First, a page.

Governor declares congressional reapportionment veto override unfair

243

Nathan Wilson | Reporter
Governor John Bel Edwards called a press conference March 30 to respond after the legislature overrode his veto of their congressional district map.

This article published in the April 2, 2022, print edition

Edwards began the press conference by remarking on severe storms that stuck north Louisiana March 30. He provided updates on reports of tornado activity, overturned semi trucks and a family rescued from a home in Natchitoches after it was struck by a fallen tree.
In his address, Edwards illustrated census results showing the percentage of African American Louisiana residents has increased. “When the population of our state is one-third African American… then simple math and simple fairness means that two of those districts need to be minority districts.” he said. “There are exactly half as many as there should be in Louisiana.”
Edwards expressed disappointment with the political process of creating congressional districts. “The single most partisan thing that happens is redistricting. The bill that has the most self-interest at stake is redistricting,” he said. “Nobody should have to have a voting rights act to tell them what is right and fair.”
Edwards asserted the map’s passage proves Louisiana needs to return to judicial pre-clearance. “The state of Louisiana, even in 2022, is not ready to come out of some form of supervision and that is sad. That is tragic. It didn’t have to be this way.” Preclearance was a requirement of the 1965 voting rights act, which required state and local government to submit new voting maps for review by the judiciary to ensure fairness for ethnic minorities. A Supreme Court decision in 2013 removed Louisiana from the preclearance requirement arguing the criteria for its inclusion was outdated.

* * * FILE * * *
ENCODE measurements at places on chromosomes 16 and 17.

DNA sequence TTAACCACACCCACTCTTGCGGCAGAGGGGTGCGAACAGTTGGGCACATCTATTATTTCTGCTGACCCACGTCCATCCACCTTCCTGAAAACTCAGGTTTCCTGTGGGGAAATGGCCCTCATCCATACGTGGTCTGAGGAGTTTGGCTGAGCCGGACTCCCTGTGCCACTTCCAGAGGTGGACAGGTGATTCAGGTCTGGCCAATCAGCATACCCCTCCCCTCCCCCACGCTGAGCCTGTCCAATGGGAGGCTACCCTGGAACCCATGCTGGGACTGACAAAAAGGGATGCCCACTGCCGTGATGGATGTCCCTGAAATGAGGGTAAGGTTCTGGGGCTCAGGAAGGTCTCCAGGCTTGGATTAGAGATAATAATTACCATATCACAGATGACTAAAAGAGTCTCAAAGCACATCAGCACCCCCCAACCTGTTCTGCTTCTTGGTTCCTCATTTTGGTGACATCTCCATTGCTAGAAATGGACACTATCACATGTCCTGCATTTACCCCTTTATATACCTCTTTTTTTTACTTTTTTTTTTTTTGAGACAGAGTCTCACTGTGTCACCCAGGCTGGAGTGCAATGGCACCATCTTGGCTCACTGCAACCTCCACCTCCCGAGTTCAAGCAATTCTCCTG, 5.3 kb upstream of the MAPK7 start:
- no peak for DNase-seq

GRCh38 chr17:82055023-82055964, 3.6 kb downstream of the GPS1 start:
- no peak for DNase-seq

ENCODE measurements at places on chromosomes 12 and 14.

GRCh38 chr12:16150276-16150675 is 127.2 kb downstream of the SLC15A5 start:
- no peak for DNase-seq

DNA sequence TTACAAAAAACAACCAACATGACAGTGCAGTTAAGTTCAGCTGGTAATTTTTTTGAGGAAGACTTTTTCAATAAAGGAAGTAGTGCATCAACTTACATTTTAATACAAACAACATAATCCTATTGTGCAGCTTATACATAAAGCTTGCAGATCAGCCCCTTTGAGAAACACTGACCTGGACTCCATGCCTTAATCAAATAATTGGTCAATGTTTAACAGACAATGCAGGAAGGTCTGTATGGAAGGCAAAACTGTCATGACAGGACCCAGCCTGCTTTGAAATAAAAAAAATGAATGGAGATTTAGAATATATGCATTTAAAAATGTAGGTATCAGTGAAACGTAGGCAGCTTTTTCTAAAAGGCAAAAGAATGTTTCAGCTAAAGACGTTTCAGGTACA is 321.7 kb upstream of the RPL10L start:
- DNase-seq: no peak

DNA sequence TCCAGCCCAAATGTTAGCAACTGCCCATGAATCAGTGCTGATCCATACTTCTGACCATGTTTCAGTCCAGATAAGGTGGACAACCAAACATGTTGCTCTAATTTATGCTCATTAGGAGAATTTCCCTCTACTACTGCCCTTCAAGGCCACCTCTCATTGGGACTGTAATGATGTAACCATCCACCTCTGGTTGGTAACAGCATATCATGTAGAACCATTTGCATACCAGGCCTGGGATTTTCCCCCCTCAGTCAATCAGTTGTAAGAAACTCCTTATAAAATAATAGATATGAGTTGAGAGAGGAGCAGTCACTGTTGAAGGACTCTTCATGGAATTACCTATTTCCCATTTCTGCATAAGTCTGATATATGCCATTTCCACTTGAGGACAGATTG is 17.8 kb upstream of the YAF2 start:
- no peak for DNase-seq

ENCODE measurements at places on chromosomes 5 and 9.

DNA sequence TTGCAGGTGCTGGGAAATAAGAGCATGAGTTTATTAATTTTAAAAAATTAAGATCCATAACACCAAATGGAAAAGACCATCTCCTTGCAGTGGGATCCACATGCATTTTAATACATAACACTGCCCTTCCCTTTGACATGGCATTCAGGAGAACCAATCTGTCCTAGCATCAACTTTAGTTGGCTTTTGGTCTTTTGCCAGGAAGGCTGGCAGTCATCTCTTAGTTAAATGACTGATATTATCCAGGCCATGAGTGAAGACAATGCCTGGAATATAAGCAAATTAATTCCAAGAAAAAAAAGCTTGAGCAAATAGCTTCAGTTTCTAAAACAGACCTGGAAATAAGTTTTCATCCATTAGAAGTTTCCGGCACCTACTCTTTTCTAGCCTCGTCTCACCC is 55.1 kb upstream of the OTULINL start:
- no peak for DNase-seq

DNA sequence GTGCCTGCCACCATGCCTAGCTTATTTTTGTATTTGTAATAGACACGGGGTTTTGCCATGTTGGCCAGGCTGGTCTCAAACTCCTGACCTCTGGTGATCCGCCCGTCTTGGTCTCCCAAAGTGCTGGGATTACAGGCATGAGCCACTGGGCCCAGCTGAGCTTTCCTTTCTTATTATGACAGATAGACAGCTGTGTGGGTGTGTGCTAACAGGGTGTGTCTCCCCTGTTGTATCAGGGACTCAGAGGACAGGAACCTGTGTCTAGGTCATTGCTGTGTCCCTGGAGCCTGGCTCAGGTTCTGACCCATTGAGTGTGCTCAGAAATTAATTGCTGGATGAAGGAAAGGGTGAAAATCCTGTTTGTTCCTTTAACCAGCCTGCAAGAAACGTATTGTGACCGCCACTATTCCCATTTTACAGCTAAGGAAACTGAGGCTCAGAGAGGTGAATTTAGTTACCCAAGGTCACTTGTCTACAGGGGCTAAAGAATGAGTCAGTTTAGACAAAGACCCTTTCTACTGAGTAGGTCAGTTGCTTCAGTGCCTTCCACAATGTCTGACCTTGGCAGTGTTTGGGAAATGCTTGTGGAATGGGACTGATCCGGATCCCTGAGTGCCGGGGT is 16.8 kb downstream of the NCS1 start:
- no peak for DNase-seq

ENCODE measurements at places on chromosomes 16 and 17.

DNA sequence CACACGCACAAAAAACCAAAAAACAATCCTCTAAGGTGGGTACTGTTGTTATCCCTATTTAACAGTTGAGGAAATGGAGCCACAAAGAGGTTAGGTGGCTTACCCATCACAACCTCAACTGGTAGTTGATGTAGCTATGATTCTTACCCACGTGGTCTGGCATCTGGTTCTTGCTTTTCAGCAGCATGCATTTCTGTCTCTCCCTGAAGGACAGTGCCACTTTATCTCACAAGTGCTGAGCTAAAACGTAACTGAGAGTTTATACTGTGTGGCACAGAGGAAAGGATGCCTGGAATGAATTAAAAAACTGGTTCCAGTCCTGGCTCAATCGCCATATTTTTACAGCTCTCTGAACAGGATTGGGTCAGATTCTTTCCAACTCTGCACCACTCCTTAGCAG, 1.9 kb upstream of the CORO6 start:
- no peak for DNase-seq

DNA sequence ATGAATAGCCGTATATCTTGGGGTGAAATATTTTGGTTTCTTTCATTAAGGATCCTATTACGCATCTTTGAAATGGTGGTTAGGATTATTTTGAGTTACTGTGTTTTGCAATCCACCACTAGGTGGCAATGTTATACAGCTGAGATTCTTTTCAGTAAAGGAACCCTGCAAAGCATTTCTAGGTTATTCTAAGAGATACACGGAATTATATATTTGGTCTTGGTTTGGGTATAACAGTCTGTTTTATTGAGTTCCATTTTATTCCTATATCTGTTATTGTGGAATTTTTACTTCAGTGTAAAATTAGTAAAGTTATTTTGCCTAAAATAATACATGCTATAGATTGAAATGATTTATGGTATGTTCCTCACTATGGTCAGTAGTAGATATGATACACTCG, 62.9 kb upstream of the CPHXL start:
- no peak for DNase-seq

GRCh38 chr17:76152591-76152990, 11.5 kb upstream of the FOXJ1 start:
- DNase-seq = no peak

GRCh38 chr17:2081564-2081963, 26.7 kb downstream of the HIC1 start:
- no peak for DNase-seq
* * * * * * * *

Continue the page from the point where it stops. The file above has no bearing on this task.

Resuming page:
Speaking on the possibility of legal challenges, Edwards expressed, “I can’t imagine there is a more compelling case for the courts to take a look at and to overturn.” A similar challenge to Alabama’s congressional district map argued for the creation of two majority-minority congressional districts before being struck down by the Supreme Court in February.
Standing behind his failed veto, Edwards chided the rationale of the map’s proponents, which emphasized altering the contours of existing congressional districts as little as possible. “You would disregard any demographic change that is reflected by the census and, in fact, that is what happened here.” he said. “I slept good last night. I’m going to sleep good tonight, because I did the right thing.”